Dalmeny House is a Gothic revival mansion located in an estate close to Dalmeny on the Firth of Forth, to the north-west of Edinburgh, Scotland. It was designed by William Wilkins, and completed in 1817. Dalmeny House is the home of the Earl and Countess of Rosebery. The house was the first in Scotland to be built in the Tudor Revival style. It provided more comfortable accommodation than the former ancestral residence, Barnbougle Castle, which still stands close by. The house was visited in 1927 by the Queen, and her daughter Mary, the Princess Royal.
In the 13th century, the estate was the property of the Mowbray family, who built Barnbougle Castle. The estate was acquired in 1662 by Sir Archibald Primrose, whose son was created Earl of Rosebery in 1703. In 1774 Neil Primrose, 3rd Earl of Rosebery, commissioned Robert Adam to design a new house at Barnbougle, and in 1788 Robert Burn also provided designs. However, the Earl concentrated on the estate, carrying out woodland planting and constructing a walled garden. The son of the 3rd Earl, Archibald Primrose, commissioned further plans in the early 19th century: from William Atkinson (1805) and William Burn (1808). Again nothing was done until Archibald succeeded as 4th Earl of Rosebery in 1814. He then turned for a new house to Jeffrey Wyatt, who provided a Tudor Gothic design. Lord Rosebery approved, but wished to employ William Wilkins, with whom he had attended Cambridge. Wilkins was therefore asked for a Tudor Gothic design, which was eventually built in 1817.
In contrast to the exterior, most of the principal rooms are in the Regency style, with the exception of the hammerbeam roof of the hall. The house contains many paintings and items of furniture from both the Rosebery and Rothschild collections, as a result of the 5th Earl's 1878 marriage to Hannah, daughter and heir of Meyer de Rothschild. Much of the French furniture and porcelain came from the family's English mansion, Mentmore, Buckinghamshire, following the latter's sale in 1977. Dalmeny also holds one of Britain's largest collections of Napoleonic memorabilia. There is also An ancient iron-bound chest, said to have belonged to Captain Cook, the circumnavigator. The shape of the chest allowed it to fit snugly into a coach or the end of a ship. By a curious coincidence, the hill from which Captain Cook first saw from the sea was Rosebery Topping, the hill from which the Earl of Rosebery chose his title.
Other curios include : A mechanical dice-game made in Paris in 1737 and still in perfect working order. When the cord is pulled the three dice are automatically and, one hopes, randomly spun by a system of wheels and cogs; An antique oriental gong, once at Craigmillar Castle and subsequently at Duddingston Church, Edinburgh. It hangs on a frame made of wood cut down by Mr Gladstone when staying at Dalmeny. For more than a century the gong has been used to signal the time to go into dinner; A life-sized painted wood figure given to the 5th Earl of Rosebery by the Prince of Wales in 1897. In times past, figures like these used to stand in front of every tobacconist; now it signals that there is no smoking at Dalmeny - for the health of the objects. Covenanter's Execution Knife - this folding knife with two extremely sharp blades is almost one metre long. It was sold to the 5th Earl of Rosebery as a Covenanter's Execution Knife from Falkirk. And a Scold's Bridle. This so-called scold's bridle was designed to fit around the head of a nagging woman; the tongue-piece would have made any further conversation extremely difficult. There is no record of it having been used at Dalmeny.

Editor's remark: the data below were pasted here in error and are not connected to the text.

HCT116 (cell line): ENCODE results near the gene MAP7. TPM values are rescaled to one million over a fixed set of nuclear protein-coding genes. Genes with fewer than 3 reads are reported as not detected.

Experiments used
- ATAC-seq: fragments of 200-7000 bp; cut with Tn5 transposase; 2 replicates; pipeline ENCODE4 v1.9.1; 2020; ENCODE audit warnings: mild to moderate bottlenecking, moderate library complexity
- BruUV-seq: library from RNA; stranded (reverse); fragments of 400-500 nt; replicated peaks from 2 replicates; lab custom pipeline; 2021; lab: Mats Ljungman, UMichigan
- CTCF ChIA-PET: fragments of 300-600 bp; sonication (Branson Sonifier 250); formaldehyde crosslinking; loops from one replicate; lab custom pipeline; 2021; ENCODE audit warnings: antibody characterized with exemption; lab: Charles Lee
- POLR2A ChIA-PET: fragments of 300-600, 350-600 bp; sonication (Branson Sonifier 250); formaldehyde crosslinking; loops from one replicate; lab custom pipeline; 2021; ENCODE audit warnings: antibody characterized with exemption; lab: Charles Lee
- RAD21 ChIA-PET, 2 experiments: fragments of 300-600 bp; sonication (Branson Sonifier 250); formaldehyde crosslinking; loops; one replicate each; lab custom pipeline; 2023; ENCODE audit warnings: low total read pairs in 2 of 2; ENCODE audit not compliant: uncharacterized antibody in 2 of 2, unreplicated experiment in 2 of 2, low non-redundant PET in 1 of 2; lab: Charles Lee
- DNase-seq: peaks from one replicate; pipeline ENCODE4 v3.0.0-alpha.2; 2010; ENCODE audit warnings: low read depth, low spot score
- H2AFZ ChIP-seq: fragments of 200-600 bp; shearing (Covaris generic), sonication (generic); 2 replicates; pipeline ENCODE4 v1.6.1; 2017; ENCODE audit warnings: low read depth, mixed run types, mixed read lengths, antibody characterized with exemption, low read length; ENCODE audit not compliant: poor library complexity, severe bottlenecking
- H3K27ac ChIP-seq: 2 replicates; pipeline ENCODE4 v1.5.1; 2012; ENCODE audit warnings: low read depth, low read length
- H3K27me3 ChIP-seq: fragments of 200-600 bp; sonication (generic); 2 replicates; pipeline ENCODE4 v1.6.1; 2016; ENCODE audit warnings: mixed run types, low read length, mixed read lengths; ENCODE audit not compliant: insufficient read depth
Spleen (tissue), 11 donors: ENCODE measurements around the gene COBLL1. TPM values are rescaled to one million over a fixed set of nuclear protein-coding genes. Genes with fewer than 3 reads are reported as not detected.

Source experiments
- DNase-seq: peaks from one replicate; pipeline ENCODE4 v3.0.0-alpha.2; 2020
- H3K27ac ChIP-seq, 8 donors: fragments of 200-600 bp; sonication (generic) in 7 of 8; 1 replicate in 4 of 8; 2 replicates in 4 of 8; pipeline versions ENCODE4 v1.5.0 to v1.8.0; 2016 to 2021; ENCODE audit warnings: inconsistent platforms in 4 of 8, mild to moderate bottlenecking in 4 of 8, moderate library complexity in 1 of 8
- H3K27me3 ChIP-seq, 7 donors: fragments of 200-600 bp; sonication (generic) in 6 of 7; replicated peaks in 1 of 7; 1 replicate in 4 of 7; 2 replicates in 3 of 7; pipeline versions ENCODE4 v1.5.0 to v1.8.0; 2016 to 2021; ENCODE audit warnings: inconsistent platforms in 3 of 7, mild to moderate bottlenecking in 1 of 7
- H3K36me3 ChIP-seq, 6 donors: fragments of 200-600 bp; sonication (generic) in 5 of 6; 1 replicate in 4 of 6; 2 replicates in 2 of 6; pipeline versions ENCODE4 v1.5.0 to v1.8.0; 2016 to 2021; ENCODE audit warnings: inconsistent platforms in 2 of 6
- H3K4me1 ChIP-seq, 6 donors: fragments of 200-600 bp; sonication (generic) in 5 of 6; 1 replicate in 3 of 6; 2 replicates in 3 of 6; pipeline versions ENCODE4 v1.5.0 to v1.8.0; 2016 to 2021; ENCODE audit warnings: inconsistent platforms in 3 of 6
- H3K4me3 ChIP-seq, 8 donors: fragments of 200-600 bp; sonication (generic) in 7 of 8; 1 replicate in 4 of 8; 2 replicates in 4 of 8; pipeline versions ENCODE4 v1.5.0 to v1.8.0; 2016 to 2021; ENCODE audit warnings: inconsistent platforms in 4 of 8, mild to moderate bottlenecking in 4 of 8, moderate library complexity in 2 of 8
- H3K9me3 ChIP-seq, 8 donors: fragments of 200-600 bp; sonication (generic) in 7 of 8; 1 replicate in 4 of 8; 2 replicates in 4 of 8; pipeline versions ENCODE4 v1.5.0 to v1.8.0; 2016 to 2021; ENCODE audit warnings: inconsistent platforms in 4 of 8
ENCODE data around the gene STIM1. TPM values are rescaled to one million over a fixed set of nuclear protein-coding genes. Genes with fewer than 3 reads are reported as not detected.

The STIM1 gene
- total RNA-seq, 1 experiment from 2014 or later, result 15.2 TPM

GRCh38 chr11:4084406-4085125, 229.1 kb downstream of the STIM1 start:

The house stands in a large wooded park and enjoys views across the Firth of Forth. A public path runs along the shore, from Queensferry in the west, to Cramond in the east, although a passenger ferry across the River Almond that used to connect the path to the village of Cramond has not operated since 2000. There is also Staffordshire pottery figure of Benjamin Franklin, labelled George Washington. One can only assume that the factory could not tell one American from another! The house is open to the public for guided tours only. There is still a traditional agricultural estate of tenanted farms. The main collection is all on the ground floor and is generally accessible. Disabled access and toilet facilities are next to the tearoom, which is separately accessible from the back of the house. Assistance dogs are welcome.
Location : Dalmeny House, South Queensferry, EH30 9TQ
Transport: Dalmeny (Scot Rail) then bus or taxi. Bus Routes : 40 stops 1 mile away
Opening Times : Sunday to Wednesday Guided Tours only 14:15 and 15:30 - June and July
Tickets : Adults £10.00; Concessions £9.00; Children (5 - 15) £6.50.
Tel: 0131 331 1888